Monthly Archives: January 2014


This thick bone and bamboo set recently sold at Addison's Auctioneers in the UK. Please forgive the quality of the photos taken from their website, but the Flowers are certainly worth the look. The people are much bigger here than we are used to seeing, and the images almost resemble portraits. The other tiles are lovely, with simple slightly rounded  Bams, elaborate Craks, and flower petal Dots.

Here is the same photo turned around


And here is another


And the last one of the Flowers in the set.


$_57-2This pristine set was recently auctioned on ebay. The One Bam is the familiar peacock, but all the bright red accents make it unusual. The other Bams are in the barbed style.

The Craks have the elaborate Wan, and the unusual green Arabic numbers.

$_57-1The green and red color palette seen here is quite lovely.


The Craks have the elaborate Wan, and the unusual green Arabic numbers.


$_57-3But the Flowers are what makes the set. Here a train and ship are captured while moving, as is evident of the smoke coming out of the smokestacks. Passengers are seen on both carriers. It is not really known what specifically these tiles were made to celebrate; some feel it is the opening of a commerce line linked by rail and sea.


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This lovely set with thick bone is elaborately carved. It was not intended for export as can be seen by the lack of Arabic numbers on these tiles. The Bams are in the elaborate, "barbed" form, with lovely shadings on the stalks. The crane, signifying longevity, is swooping on the One Bam.

Many of us feel these monochromatic sets are Japanese in origin, but Michael Stanwick, one of the best Mahjong historians, does not feel we can make that assumption. He feels this set was most probably made in Shanghai, and exported to Japan.

Michael's website can be seen by clicking here.


The One Dot is the flower within a flower we have seen before, and the other Dots continue in the flower design, with their centers being the five petaled plum blossom, a favorite of the Chinese. It symbolizes the five blessings: health, wealth, virtue, longevity, and dying a natural death.

This is a good online quick spot to find symbolism on tiles:


The elaborate form of the Wan is seen here. Craks (and Winds) are the hardest to "read" if the player is unfamiliar with Chinese writing, but a little bit of study to learn the numbers can really open up your play opportunities.D571_35

Here the Winds are laid out as they should be in play: East, South, West and North. You will note the Flowers are a slightly different color than the other tiles. This often happens in sets played with according to some Asian ways of play, because Flowers are often not used or are used as bonus tiles, thus they "age" differently.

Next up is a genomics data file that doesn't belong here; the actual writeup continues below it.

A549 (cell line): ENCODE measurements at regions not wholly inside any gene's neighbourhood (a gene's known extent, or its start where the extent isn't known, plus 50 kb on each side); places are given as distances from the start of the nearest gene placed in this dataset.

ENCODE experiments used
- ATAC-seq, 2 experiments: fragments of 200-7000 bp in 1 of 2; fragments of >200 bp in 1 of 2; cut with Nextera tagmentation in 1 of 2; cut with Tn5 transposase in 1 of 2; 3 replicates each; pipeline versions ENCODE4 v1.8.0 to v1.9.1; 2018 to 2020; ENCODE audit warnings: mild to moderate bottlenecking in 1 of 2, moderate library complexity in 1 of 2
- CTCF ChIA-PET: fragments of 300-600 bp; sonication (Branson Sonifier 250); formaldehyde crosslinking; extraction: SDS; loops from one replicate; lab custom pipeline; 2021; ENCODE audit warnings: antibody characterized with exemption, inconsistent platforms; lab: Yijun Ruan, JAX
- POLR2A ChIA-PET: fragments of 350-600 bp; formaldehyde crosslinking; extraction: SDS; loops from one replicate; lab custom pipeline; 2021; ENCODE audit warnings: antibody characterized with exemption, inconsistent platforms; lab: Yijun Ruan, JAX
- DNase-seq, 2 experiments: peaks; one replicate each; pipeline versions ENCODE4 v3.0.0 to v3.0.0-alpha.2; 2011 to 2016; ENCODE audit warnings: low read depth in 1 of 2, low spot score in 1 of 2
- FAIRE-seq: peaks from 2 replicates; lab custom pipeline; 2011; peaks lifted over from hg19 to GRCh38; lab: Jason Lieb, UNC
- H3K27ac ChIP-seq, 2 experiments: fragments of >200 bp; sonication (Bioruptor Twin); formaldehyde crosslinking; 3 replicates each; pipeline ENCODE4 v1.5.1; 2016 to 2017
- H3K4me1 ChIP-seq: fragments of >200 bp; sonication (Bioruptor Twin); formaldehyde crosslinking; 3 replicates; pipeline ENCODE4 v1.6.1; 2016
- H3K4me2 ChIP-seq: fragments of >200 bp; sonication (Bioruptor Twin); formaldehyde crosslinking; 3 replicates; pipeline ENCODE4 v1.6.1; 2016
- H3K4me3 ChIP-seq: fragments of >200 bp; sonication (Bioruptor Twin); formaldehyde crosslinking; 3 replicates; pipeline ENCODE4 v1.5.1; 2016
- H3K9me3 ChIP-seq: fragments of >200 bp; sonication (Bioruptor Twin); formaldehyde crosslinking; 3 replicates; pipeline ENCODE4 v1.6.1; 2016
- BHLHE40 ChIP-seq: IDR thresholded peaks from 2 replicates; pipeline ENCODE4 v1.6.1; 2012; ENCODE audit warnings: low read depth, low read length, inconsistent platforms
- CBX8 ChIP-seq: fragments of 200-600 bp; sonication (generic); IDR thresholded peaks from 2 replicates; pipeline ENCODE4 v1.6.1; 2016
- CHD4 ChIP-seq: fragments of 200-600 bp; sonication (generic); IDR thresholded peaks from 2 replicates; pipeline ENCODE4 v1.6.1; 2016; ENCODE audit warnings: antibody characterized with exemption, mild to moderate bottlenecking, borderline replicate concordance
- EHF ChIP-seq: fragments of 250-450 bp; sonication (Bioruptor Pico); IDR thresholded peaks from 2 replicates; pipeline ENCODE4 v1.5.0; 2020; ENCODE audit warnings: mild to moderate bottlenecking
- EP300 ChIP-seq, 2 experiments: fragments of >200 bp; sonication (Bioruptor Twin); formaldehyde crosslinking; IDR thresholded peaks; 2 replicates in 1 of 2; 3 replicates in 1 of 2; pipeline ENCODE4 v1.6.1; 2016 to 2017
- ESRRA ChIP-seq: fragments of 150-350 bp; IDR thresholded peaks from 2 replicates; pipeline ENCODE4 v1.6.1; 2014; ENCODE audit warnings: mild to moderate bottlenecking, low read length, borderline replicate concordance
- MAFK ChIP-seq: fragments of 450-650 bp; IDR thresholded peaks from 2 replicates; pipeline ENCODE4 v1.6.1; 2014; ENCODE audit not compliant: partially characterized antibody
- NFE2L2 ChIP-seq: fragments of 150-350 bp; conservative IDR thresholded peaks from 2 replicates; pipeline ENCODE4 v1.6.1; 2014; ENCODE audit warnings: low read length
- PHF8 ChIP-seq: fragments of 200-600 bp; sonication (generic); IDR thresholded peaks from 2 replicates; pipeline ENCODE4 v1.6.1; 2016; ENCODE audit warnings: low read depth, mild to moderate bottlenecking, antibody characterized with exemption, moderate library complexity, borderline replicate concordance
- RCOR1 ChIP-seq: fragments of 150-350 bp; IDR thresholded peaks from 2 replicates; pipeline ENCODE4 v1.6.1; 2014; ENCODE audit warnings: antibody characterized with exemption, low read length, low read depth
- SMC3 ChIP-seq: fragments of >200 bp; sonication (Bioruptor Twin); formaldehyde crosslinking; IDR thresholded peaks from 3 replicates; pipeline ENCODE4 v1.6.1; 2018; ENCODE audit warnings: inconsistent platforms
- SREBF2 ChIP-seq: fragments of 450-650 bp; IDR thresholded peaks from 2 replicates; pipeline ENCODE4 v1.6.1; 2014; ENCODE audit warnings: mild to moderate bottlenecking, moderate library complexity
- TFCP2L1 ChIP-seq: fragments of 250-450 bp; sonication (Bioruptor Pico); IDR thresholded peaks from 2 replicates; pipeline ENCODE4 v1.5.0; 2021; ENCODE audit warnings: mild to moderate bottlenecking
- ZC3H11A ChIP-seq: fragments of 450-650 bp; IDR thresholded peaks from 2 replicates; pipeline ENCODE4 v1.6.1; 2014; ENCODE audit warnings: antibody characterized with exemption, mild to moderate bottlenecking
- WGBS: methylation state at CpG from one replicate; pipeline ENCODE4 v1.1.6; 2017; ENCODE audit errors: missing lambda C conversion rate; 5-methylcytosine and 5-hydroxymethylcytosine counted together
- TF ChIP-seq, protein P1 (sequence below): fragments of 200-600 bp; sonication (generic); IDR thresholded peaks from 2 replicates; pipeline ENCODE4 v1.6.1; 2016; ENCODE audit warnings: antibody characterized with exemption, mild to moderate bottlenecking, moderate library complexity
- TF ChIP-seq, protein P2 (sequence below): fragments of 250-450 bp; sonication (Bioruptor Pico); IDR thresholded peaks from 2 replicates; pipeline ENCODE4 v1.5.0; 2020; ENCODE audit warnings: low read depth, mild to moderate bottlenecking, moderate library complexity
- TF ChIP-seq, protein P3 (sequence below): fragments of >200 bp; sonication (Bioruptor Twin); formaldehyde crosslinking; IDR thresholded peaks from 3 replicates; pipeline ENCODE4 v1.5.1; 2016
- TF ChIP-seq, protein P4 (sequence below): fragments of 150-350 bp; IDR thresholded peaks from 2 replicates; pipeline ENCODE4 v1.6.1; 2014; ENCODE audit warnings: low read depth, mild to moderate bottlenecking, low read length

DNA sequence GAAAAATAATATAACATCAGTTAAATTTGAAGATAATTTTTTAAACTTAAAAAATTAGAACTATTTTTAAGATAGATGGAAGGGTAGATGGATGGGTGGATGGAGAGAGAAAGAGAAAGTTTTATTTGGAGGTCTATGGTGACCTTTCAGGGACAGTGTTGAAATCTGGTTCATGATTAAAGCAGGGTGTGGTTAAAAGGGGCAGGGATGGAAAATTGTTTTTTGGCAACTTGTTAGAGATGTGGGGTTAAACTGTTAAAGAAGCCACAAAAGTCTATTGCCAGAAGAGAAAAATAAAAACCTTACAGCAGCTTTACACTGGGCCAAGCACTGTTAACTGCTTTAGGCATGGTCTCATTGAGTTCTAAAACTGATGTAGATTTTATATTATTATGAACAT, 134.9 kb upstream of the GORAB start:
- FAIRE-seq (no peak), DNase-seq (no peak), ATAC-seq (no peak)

This set opened up quite a few eyes when it appeared on ebay. The open drawer revealed elaborate framed Craks, similar to some seen in the collection of the former Japan Mah Jong Museum. It is easy to see why so many people looked to see what the other tiles looked like.



The Bams with their stylized leaves are fabulous. The winds have frames reminiscent of the strings of cash seen in some early sets.




The Dots change from a flower within a flower on the One Dot to a flower within a circle on the others. The One Bam is a very stylized phoenix. As is the case with some sets designed for Asian play, there are no Flowers, although it is possible that the Flowers were lost along with one of the other tiles.


23257209_1_lThis inlaid mother-of-pearl box sold at Clars Auction Gallery. Its set is missing, but hopefully the box will house another wonderful set some day.

23257209_9_lYou can see here a goldfish, birds, and plants on the front panel. According to Patricia Bjaaland Welch in Chinese Art, goldfish is symbolic of material success in China because the its name is a homophone of the Chinese words for gold and jade. (Many objects and creatures are symbolic because of their homophones).The goldfish has fabulous details on his body and his wonderful tail. Surrounding this scene is a meander, an abstract design named after the very winding river Meander in Turkey. Abstract designs such as these figure prominently in Mahjong.

23257209_2_xThis side panel features the familiar bird standing on a rock, a bird in flight and a butterfly, and a peony on the left.

23257209_4_lTwo abstract versions of longevity can be seen as parts of the central meander. A plum blossom (five petals) is center bottom.

23257209_5_lThe top of the box features flying birds and plum blossoms in the center. What might be two pomegranates, a symbols of fertility because of all the seeds they contain, are on the left.





This is the front panel of a Mahjong box. Note the delicate carving on the tree branches, flowers and the bird. Although I cannot identify the kind of bird represented, I love the details given to its neck, wings and even its claws holding it upright on the tree branch.